Till date, scientists knew of about two dozen runaway stars and found one runaway star cluster escaping its galaxy forever."These galaxies are facing a lonely future, exiled from the galaxy clusters they used to live in," said astronomer Igor Chilingarian from the Harvard-Smithsonian Centre for Astrophysics.An object is a runaway if it is moving faster than escape velocity which means it will depart its home never to return.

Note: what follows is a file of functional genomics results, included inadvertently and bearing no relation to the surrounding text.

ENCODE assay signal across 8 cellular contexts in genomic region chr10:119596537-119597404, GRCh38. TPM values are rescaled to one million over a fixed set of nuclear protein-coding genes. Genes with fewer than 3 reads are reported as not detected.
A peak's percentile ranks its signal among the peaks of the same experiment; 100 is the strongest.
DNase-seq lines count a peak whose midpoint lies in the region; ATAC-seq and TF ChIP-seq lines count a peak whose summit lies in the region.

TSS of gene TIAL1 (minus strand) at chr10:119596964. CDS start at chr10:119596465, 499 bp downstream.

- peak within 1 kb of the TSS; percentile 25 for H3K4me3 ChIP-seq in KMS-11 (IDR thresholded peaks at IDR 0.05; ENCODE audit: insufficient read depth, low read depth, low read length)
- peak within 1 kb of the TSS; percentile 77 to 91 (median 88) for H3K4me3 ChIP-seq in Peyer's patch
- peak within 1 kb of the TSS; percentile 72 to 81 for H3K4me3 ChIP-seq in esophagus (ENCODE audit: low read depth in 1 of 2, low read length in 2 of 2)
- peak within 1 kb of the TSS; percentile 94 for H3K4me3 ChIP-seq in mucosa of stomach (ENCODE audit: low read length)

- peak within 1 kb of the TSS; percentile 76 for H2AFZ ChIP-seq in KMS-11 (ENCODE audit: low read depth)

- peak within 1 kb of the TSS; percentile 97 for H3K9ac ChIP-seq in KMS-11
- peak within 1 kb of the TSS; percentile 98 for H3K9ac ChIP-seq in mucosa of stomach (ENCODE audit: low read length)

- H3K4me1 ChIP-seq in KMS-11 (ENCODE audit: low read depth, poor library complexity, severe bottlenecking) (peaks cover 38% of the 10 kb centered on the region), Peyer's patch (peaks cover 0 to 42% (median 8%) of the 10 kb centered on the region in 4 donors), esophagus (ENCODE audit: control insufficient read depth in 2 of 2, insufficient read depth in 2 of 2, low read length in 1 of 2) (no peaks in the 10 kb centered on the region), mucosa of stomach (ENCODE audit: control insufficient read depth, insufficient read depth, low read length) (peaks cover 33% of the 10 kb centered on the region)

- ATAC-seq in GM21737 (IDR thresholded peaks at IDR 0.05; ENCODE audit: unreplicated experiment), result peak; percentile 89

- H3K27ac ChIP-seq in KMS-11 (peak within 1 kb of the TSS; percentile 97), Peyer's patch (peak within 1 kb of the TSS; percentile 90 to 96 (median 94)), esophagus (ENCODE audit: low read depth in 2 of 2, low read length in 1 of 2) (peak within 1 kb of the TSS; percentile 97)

In the case of a runaway star, that speed is more than a million miles per hour.A runaway galaxy has to race even faster, travelling at up to six million miles per hour.Chilingarian and study co-author Ivan Zolotukhin from the Moscow State University initially set out to identify new members of a class of galaxies called compact ellipticals.These tiny blobs of stars are bigger than star clusters but smaller than a typical galaxy, spanning only a few hundred light-years.In comparison, the Milky Way is 100,000 light-years across.Compact ellipticals also weigh 1,000 times less than a galaxy like our Milky Way.

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